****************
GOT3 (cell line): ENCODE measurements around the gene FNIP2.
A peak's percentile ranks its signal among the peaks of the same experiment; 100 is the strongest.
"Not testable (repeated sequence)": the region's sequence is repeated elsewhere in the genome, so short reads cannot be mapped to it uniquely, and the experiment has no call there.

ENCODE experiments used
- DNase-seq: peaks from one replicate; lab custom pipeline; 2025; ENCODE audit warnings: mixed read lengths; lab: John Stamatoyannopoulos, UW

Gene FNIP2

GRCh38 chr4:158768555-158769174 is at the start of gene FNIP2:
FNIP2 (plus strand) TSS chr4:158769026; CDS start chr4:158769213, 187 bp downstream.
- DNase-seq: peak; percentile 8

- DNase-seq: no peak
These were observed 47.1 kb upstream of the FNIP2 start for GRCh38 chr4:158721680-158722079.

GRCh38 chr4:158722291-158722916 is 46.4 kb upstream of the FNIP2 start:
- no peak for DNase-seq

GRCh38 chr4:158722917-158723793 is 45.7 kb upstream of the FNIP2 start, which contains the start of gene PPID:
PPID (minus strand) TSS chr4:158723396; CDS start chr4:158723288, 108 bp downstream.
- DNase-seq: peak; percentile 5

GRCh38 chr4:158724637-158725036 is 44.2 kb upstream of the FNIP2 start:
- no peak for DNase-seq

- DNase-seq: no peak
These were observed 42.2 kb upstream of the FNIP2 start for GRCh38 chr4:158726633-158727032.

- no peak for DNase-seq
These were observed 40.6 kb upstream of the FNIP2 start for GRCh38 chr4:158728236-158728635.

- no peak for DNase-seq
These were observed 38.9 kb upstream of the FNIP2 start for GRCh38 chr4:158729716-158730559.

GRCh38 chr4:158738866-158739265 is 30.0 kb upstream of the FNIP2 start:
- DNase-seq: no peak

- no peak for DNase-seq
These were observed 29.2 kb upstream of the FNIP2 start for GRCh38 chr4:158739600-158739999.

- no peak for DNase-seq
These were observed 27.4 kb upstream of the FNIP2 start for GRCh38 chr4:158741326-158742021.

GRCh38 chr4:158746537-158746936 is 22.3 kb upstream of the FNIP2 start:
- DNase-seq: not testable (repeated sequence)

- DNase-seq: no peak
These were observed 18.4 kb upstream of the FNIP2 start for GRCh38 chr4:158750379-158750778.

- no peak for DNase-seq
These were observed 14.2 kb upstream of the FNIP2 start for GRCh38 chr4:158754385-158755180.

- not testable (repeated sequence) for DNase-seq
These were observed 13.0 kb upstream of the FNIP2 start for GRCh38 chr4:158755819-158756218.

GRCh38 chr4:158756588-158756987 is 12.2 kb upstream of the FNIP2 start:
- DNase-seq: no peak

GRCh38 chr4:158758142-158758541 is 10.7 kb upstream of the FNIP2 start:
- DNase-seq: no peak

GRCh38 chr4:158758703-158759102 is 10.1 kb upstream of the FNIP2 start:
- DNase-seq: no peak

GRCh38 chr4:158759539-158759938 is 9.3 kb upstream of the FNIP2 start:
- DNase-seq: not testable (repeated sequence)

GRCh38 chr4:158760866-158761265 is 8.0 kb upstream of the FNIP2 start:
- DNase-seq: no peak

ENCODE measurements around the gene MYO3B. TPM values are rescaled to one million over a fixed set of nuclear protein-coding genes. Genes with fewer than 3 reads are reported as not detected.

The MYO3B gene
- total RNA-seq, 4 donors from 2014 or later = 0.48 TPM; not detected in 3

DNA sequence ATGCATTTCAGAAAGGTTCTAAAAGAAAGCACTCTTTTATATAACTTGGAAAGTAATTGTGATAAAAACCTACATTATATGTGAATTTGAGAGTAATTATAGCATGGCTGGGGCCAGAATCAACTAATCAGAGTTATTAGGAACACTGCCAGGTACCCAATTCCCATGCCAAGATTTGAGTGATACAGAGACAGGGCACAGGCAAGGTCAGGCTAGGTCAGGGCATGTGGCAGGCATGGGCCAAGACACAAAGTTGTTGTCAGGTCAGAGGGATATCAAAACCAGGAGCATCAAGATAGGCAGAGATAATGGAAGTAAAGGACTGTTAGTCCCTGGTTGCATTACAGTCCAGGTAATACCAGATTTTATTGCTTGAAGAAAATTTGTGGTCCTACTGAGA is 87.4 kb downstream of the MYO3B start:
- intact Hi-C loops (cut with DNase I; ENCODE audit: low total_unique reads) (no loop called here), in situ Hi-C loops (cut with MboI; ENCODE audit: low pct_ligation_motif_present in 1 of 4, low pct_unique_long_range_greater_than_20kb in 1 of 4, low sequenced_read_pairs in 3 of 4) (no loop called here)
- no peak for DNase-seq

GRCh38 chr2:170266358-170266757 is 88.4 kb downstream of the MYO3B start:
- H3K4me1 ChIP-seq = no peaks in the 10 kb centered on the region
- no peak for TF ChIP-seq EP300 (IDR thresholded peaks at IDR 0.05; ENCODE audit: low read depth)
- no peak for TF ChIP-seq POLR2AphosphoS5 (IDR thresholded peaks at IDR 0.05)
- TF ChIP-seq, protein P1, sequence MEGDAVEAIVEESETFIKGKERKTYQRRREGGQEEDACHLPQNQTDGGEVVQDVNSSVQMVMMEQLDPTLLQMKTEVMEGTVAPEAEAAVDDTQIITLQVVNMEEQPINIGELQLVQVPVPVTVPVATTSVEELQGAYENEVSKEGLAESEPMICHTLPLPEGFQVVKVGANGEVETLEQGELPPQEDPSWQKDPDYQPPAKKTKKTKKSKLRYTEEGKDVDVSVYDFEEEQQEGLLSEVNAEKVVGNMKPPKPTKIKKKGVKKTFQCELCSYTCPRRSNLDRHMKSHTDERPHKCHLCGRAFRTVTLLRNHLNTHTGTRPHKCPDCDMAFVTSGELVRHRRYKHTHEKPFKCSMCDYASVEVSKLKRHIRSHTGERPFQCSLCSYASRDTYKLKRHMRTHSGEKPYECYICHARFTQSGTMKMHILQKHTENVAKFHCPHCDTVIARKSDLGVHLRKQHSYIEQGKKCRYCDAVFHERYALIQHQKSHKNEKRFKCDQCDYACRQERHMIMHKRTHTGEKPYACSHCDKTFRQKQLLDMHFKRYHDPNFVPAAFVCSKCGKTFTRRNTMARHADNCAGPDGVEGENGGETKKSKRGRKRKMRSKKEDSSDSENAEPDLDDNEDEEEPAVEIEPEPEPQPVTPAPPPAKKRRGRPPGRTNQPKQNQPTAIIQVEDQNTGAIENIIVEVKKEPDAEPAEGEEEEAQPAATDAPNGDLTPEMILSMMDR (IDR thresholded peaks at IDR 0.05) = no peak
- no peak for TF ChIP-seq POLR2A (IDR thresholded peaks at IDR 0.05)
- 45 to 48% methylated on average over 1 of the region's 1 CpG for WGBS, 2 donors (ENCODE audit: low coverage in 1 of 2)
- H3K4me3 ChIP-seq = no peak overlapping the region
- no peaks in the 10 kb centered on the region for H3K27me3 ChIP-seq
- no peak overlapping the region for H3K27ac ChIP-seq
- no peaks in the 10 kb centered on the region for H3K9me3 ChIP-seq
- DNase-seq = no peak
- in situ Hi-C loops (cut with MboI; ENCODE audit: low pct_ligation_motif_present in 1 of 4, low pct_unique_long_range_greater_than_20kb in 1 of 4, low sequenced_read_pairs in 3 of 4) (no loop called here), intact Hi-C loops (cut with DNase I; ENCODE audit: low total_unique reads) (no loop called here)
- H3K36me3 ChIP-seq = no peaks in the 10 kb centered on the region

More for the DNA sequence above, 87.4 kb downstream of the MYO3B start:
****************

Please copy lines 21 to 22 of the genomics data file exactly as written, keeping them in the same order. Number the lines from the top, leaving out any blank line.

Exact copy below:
- no peak for DNase-seq
These were observed 40.6 kb upstream of the FNIP2 start for GRCh38 chr4:158728236-158728635.